Mr. V.T. shared this article with me, and I enjoyed it so much I had to share it here, not the least of which becuase I have been blogging the last few days about corruption of one sort or another, from everything including faked bonds in massive amounts, to ridiculous clams that human stem cells are drugs, to agribusiness and court cases. Well, Philip Giraldi has stated the case very well:
For me, the central points in Giraldi’s insightful article are these:
“So the question becomes, why do the American people put up with the venality and outright criminality that seem to have become part and parcel of our polity? Well, it could easily be argued that most Americans have been sold a bill of goods and, in exchange for material comforts and empty assurances, are quite comfortable in having their liberties stripped from them.”
True enough: most Americans are fat, silly, and either just plain too stupid to see what is being done to them in the name of the national security banana republic this nation has become, or if they’re not, they are acquiescent in it because of the high degree of luxury and comfort in which we live. But what happens if that were suddenly swept away? If the supermarkets were no longer full of food, if the water was no longer potable, if the shelves of Walmart were no longer filled with Chinese trinkets? What would happen if the empire failed?
Perhaps, just perhaps, then they would wake up and blame the very elites that promised both guns and butter, and gave them dust. But what if they wake up before then? What should they do? I am bold to suggest that they should educate themselves as much as possible, that they should create the culture, and ignore the culture they are spoon fed from the media, the government, and the corporate cleptocrats spinning it.
Then Giraldi puts his finger on the problem, at least, the political problem in this country: the monopoly of Dummycrookery and Republithuggery on the political process:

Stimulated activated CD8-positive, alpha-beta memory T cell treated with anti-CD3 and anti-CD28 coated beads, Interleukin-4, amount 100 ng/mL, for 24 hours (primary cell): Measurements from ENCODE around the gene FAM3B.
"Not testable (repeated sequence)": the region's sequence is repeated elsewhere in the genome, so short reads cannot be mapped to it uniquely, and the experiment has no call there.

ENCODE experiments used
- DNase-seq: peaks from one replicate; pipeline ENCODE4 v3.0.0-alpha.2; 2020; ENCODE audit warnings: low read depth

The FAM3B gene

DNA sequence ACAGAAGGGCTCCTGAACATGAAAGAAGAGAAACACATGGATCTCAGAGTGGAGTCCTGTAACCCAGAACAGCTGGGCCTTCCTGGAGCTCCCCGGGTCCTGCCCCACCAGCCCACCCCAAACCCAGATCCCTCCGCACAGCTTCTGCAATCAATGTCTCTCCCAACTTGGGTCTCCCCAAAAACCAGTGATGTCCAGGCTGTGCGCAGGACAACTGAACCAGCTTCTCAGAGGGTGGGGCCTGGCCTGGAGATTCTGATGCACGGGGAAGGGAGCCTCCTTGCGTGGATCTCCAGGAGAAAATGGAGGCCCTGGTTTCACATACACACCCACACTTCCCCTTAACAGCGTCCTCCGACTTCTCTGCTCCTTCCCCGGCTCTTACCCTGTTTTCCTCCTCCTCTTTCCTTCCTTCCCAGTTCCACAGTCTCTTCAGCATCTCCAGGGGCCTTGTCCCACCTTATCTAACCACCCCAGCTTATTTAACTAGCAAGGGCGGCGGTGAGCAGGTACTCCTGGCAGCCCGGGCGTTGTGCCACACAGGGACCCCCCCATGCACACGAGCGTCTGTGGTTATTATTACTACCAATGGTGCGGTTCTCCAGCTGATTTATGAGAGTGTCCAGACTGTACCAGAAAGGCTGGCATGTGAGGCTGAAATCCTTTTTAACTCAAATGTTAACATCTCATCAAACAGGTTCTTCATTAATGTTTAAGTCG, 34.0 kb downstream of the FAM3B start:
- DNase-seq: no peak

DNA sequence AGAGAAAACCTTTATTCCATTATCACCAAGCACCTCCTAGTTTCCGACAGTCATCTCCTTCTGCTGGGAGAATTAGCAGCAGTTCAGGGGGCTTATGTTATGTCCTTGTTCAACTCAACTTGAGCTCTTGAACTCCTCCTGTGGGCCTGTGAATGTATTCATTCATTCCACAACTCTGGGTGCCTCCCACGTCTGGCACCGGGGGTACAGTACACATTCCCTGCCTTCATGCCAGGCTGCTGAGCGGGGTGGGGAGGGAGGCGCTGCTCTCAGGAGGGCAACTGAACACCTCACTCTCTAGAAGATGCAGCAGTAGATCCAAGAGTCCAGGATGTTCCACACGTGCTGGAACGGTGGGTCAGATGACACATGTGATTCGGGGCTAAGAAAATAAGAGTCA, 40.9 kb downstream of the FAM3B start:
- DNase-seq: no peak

“We the people now have little real power even if every two years we are allowed to choose between two different forms of the same despotism at the ballot box.”
But Giraldi then, unexpectedly, advocates not a third party (which would really be but a second political party), but something akin to “revolutionary martyrdom”:
“Thomas Jefferson said that “Every generation [of Americans] needs a new revolution.” The American people must be prepared to defend to the death their rights against all comers, including their own government.”
I find such thoughts dangerous at best, and a bit short-sighted at worst, since Amerika’s problems are not, in my opinion, political, and therefore, not fixable by political means, revolutionary or otherwise. They are cultural. We live in a country that has lost all cultural grip on reality, that can in one breath glorify rappers and Mozart as musical geniuses, that can create a glut of “reality TV” shows whose subtle meme is for the individual to bow to the tyranny of simple majorities, that can glorify the doggerel of rap music lyrics in the same breath as the poetry of Whitman or Angelou. After all, if we were to have such a revolution, what would be the culture we would like to see emerge? Our constitution and civil liberties emerged from a unique culture, created over hundreds of years, a mixture of rationalism, skepticism, institutions and concepts in jurisprudence and philosophy, that most Amerikans are now simply clueless about. The long term solution remains, in my mind, the imperative to create a culture apart from the mechanisms controlled by the elites that have given us this mess.